For a while now, I thought I was already immune to marketing strategies, because I’ve been on that side of the fence and I’ve seen how it operates. But after reading some posts on how marketers exploit human nature, I began to look around my house and I was dumbstruck when I realized that all of the products on my bathroom shelf are either colored blue, white or green. 

I have problematic skin that easily breaks out in rashes and years ago, my derma prescribed medications to keep my skin at bay. Those cleansers and topical medicine came in nondescript white tubes and simple packaging, so I’ve always associated doctor-recommended and sensitive skin safe products with white and no-frills packaging. I also tend to gravitate towards blue and green products because of how clean and fresh they are (Aha! Another marketing construct right there!).
Earlier this year, my friend and I thought of putting up a small bakery/restaurant within my condominium compound and I was adamant that it should be “Instagram-worthy” to entice my mostly young neighbors to make it their hangout where they can do their selfies, in effect generating free advertising for our bakery.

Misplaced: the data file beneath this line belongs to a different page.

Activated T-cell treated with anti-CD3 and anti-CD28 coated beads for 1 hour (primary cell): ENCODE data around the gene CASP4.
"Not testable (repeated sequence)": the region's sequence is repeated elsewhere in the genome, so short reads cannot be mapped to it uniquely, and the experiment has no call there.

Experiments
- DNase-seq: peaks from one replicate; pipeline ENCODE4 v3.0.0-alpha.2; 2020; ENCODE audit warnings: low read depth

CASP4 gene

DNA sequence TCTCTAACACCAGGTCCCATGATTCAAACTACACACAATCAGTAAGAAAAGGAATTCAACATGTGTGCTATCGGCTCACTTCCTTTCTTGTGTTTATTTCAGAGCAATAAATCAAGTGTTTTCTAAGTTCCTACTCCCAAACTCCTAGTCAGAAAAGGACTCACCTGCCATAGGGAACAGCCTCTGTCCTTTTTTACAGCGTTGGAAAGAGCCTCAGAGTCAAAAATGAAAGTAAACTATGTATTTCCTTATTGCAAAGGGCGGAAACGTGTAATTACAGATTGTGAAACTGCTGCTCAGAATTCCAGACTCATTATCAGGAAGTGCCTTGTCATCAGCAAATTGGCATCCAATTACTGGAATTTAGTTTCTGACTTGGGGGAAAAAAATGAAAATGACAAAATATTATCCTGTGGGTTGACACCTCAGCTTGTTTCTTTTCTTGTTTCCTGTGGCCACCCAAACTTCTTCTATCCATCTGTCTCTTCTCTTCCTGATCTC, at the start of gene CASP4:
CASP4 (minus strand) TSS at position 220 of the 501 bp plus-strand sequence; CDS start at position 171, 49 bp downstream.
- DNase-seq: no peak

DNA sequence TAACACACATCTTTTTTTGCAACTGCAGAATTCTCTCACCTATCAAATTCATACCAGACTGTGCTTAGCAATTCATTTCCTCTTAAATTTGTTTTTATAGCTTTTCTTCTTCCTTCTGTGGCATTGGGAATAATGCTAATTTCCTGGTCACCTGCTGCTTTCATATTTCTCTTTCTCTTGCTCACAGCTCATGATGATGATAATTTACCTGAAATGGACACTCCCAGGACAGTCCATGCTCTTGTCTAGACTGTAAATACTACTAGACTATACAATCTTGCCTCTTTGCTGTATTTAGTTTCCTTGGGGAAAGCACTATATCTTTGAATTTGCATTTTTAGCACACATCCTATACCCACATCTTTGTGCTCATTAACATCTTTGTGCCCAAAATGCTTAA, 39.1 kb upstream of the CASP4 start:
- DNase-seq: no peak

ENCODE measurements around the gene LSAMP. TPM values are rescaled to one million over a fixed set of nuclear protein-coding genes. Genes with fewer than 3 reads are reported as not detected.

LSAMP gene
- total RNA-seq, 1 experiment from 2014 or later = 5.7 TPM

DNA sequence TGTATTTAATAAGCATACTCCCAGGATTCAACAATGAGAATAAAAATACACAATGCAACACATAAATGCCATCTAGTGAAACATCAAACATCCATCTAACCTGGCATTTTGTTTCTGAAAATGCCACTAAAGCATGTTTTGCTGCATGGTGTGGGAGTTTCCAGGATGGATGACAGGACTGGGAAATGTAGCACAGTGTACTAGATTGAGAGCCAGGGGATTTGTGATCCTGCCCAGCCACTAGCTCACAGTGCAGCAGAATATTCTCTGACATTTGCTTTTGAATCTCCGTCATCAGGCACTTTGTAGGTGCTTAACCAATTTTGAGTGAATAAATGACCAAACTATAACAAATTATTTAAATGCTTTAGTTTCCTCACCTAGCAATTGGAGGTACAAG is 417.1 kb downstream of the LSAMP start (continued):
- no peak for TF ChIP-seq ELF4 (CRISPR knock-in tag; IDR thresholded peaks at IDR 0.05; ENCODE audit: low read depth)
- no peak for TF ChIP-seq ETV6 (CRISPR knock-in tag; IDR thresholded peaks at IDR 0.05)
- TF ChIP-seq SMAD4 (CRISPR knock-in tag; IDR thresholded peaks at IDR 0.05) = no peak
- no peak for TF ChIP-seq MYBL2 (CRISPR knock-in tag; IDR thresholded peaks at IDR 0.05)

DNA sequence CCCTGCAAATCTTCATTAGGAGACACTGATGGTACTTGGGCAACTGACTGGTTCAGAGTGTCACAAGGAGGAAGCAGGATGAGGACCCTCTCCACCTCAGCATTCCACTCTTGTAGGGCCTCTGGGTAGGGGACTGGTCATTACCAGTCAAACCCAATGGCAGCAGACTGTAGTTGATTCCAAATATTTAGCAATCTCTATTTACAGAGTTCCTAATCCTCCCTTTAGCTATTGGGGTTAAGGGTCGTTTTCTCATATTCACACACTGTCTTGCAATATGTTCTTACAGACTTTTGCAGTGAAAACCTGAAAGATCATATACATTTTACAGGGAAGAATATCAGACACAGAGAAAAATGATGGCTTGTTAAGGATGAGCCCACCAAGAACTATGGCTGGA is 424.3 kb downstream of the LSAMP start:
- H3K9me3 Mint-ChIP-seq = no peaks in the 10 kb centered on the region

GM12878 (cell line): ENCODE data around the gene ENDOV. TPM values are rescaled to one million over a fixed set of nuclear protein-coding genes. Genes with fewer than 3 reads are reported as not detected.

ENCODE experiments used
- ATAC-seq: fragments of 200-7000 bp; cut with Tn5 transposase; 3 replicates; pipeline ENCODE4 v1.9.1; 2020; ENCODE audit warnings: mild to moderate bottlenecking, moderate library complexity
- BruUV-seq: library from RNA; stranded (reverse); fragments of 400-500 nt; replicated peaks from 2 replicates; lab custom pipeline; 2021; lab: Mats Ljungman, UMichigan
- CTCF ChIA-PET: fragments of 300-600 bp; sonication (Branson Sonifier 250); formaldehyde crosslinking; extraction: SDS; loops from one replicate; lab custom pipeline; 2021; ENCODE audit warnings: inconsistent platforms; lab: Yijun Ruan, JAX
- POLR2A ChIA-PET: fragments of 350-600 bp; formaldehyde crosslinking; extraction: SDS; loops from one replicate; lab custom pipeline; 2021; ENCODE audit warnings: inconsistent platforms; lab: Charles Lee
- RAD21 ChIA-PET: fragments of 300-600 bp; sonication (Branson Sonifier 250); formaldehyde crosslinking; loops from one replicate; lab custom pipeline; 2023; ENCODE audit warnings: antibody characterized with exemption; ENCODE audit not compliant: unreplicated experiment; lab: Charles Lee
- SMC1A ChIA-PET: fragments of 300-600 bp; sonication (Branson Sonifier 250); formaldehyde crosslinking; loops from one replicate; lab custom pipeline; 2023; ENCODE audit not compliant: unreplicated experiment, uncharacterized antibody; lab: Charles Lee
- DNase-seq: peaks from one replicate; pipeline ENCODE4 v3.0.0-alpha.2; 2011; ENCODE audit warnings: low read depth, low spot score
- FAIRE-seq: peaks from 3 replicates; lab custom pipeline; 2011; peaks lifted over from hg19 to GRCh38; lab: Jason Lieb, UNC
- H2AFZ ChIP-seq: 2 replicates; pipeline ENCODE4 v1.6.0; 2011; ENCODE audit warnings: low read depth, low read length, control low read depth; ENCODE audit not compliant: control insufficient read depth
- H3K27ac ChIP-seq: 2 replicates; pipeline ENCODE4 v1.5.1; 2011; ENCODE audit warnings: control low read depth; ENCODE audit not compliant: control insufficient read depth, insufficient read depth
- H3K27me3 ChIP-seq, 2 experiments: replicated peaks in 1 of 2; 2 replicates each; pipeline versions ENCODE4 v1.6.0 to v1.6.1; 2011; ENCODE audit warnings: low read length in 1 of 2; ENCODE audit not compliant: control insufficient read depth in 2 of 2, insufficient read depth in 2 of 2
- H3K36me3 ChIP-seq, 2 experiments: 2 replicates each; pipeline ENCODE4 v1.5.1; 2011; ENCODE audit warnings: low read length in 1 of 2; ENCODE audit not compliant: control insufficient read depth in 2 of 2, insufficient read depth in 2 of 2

Little did I know then that my “Instagram-worthy” bakeshop was actually what Starbucks peddled, an experience. People don’t want to merely eat or drink coffee, they want to spend time with their friends, people watch, enjoy the ambiance, take a break from studying or working. And Starbucks delivers all that, that’s why people line up for its overpriced coffee. Absolutely brilliant.
I asked my husband, a marketing graduate, if there was anything morally questionable about this practice, because it seemed quite deceptive on some level. But he answered that on the contrary, marketers were giving people what they really wanted: something that made them feel good about themselves.
Again, it’s never about the toothpaste, the coffee or the facial wash. It’s about the promise of what you can be with those products and how they make you feel.
As a personal finance geek, I think it’s bullcrap, but as an avid observer of human nature and behavior, I am fascinated.
However, now that I’ve uncovered my own bias and triggers, I’ll be more careful about what I put inside my shopping cart, as I might just be spending a bit more on something that is actually no different than the cheaper variety just because Juday (my secret BFF) endorses it.
Fitz Villafuerte’s fantastic article on Starbucks is a study of how brilliant marketers really are, and their uncanny understanding of human nature and frailty. Go read it now.